Thermal management for LED lighting manufacturers
Moving on from my overview of common thermal ‘problems and solutions’ published in last month’s column, I’d like to focus more closely this month on a specific application area for thermal management solutions – and it’s a ‘hot’ one, too: LED luminaires and their associated electronics. The LED lighting industry is a global growth phenomenon and the sector’s demand for effective, high-quality electro-chemicals is enormous.
While LEDs have been present in many electronic devices for a number of years, more recent developments have led to their use in all types of domestic, commercial and automotive lighting, signage and domestic appliance products. In offering alternatives to halogen, incandescent and fluorescent lighting systems for both interior and exterior applications, the growth of the LED lighting market alone is expected to grow into a $70 billion industry by 2020; a growth from 18% market share to 70% market share in just over 5 years.
We are currently serving the LED industry in every aspect of product design and product protection, including areas such as potting, encapsulation, and conformal coating. For the purposes of this article, however, I’m going to concentrate on the thermal management of LED assemblies, and how materials selection and application can influence the life expectancy and long term performance of LED lighting systems.
As in my first column on this subject, I’m going to return to my original ‘frequently asked questions’ format, based on the many queries that our customer support teams field every day on the telephone, at exhibitions and when visiting customers’ premises. I’ve selected five common enquiries about LEDs followed by their respective responses, and I hope they offer useful guidance for SMT magazine readers with interests in this exciting field.
Does excess heat have an adverse effect on the LED and if so, how can thermal management materials mitigate this?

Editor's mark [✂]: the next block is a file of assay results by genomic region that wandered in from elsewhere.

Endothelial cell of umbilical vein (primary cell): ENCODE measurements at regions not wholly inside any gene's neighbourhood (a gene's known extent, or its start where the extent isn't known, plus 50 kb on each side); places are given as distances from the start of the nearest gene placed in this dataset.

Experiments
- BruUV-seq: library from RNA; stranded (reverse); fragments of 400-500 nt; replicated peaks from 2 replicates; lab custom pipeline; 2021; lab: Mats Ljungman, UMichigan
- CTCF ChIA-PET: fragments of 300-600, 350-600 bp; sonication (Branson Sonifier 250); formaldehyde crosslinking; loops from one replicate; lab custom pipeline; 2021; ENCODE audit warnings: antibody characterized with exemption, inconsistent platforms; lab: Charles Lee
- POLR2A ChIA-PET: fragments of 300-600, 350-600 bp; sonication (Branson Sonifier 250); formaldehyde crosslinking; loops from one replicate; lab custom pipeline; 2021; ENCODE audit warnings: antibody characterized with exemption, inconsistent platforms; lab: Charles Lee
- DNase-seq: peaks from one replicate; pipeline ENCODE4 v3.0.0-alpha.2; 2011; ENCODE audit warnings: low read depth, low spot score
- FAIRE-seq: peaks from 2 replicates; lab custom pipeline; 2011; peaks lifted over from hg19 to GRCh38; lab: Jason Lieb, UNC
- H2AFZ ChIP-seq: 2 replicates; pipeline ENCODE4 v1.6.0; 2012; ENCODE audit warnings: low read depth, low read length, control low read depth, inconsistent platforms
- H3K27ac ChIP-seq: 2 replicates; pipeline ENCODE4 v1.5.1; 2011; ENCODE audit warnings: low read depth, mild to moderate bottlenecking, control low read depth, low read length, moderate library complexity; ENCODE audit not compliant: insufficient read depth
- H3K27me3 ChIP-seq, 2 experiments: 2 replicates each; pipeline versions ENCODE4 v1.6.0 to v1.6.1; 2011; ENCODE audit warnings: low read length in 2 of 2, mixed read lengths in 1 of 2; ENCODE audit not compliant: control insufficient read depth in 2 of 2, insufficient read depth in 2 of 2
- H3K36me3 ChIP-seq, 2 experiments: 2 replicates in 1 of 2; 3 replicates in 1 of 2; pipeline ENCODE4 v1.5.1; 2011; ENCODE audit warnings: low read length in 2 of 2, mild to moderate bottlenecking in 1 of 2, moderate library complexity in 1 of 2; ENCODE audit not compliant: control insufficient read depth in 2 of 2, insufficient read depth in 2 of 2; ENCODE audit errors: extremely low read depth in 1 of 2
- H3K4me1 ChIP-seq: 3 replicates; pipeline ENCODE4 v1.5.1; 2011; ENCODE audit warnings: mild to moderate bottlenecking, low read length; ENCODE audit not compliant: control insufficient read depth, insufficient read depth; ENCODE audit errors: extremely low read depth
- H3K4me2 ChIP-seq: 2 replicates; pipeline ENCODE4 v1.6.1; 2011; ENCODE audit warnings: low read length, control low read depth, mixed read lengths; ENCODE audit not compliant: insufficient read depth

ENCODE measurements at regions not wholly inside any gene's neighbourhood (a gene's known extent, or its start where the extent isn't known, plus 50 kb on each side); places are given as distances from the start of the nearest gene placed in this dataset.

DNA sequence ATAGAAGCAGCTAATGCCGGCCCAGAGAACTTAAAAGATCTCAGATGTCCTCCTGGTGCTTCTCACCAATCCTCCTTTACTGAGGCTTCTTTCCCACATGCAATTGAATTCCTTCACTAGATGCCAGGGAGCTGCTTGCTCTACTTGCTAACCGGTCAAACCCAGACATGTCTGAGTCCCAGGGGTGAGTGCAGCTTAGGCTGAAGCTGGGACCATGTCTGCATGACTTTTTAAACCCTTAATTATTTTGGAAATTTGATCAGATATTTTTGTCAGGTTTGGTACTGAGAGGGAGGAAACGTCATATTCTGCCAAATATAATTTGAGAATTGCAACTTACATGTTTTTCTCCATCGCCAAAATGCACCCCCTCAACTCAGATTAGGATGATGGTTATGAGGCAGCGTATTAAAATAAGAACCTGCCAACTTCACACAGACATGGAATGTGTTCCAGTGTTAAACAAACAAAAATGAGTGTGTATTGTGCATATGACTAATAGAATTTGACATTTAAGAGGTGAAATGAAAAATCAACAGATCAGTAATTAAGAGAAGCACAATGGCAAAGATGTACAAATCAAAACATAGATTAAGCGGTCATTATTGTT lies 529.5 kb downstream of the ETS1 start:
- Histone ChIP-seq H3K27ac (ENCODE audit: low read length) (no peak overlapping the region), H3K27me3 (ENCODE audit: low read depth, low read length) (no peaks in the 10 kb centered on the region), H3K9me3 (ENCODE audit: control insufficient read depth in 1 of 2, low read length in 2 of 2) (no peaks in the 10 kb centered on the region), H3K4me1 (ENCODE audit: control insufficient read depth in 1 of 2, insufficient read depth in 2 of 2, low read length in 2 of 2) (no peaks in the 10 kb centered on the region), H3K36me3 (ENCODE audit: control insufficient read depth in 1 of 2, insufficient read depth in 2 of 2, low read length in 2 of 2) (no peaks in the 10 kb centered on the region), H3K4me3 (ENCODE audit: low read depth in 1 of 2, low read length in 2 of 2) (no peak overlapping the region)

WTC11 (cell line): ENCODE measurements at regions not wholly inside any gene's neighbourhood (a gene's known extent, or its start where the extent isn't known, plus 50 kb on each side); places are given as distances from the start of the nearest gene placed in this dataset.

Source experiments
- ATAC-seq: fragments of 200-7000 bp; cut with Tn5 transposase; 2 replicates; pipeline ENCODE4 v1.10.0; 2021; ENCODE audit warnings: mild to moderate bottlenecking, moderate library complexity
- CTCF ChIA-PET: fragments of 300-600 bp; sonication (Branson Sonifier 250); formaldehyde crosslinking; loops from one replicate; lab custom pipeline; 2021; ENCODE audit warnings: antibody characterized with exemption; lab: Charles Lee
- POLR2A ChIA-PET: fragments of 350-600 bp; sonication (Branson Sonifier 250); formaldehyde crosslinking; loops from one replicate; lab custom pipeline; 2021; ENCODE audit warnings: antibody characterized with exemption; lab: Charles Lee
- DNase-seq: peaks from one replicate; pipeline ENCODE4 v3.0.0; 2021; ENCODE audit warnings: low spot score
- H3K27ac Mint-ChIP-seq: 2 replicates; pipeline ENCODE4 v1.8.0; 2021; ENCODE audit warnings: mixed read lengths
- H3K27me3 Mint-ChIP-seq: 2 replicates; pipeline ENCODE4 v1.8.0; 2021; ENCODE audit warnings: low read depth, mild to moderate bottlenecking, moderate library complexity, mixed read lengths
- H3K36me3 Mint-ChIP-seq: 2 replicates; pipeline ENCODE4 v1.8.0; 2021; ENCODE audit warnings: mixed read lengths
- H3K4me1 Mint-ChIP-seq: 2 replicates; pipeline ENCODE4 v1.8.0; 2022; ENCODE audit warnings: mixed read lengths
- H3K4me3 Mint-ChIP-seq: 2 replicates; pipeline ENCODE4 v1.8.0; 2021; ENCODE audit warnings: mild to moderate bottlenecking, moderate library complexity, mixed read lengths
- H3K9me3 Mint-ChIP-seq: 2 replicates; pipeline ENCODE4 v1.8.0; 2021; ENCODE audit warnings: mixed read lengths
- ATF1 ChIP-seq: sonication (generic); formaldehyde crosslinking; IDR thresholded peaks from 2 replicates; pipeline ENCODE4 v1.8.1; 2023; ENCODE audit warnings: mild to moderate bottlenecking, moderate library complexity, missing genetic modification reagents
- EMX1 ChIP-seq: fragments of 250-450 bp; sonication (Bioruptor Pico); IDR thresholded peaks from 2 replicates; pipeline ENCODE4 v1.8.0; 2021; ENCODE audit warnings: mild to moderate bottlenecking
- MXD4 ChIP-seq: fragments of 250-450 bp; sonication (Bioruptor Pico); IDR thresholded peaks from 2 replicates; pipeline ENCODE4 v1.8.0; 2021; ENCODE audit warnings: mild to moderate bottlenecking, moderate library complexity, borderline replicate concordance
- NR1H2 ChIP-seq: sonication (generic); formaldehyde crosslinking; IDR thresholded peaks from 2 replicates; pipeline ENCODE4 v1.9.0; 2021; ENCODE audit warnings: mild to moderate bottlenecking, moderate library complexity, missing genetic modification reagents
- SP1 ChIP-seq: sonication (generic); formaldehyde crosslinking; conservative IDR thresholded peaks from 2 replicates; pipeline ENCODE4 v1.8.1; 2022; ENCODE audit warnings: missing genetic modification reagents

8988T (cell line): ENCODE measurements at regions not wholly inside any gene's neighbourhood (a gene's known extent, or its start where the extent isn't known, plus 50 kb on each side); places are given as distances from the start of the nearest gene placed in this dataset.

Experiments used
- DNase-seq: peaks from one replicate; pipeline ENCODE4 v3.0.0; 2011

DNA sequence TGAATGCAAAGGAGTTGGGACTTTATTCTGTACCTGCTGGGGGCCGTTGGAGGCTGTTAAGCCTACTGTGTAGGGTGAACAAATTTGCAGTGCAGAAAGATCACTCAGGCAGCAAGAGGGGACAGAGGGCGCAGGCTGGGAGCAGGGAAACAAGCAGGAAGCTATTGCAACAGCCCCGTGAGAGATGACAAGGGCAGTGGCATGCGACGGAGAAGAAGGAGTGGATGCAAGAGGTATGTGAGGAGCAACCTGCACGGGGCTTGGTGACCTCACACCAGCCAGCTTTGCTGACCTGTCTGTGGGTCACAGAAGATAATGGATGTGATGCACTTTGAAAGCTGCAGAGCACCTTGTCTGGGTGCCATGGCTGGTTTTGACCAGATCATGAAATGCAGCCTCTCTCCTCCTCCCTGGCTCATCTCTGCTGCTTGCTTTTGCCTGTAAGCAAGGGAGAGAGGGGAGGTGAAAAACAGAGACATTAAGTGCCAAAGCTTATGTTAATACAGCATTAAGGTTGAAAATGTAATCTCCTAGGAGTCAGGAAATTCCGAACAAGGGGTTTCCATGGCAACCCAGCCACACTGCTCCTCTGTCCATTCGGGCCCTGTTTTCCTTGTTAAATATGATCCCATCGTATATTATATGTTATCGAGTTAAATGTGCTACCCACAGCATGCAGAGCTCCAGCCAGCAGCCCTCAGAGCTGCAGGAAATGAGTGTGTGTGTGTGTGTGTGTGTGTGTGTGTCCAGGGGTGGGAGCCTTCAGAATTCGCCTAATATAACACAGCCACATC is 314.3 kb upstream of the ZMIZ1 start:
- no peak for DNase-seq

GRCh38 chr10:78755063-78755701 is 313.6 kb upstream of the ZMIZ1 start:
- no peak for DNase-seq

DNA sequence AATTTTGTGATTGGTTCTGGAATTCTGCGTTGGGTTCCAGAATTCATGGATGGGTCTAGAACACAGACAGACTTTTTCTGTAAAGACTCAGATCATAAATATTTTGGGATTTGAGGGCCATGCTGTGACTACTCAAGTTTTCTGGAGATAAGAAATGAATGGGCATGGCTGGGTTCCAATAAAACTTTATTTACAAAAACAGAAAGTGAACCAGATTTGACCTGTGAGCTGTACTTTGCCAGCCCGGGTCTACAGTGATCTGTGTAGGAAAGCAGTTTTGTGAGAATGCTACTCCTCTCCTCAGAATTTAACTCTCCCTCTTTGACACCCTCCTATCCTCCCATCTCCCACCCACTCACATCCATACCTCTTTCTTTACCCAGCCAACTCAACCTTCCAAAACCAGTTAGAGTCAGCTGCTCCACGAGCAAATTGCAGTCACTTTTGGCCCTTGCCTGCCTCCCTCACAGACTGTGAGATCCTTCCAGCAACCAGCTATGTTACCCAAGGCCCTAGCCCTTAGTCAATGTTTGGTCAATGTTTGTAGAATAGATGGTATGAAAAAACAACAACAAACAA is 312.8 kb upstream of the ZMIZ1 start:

Heat adversely affects an LED by reducing both its efficiency and its life expectancy. By reducing the junction temperature by just a few degrees, the lifetime of an LED can be increased by thousands of hours. Moreover, a reduction in the temperature of the LED’s surrounding environment will also impact on the junction temperature and, again, the useful life of the LED.
Thermal management materials are designed to dissipate heat away from critical areas. In LED arrays, they can help distribute the heat, which reduces the temperature at LED junctions. Thermal management materials can either be used beneath LEDs as an interface between the PCB and the outer casing (also sometimes acting as a heat sink), or they can be used to encapsulate up to the LED surface, spreading the heat both above and below the PCB surface. Which method is ultimately chosen will be dependent upon the design of the assembly. Thermal management materials can also be used to encapsulate associated electronic circuits such as LED drivers, again reducing operating temperatures and improving the efficiency of the LED unit as a whole.
What different types and varieties of thermal interface materials are available, and how do I select the most appropriate one for my LED application?
There are many ways to improve upon the thermal management of LEDs. Products range from thermally conductive encapsulation resins, offering both heat dissipation and environmental protection, to thermal interface materials used to improve the efficiency of heat conduction at the LED junction. Such compounds are designed to fill the gap between the device and the heat sink and thus reduce the thermal resistance at the boundary between the two.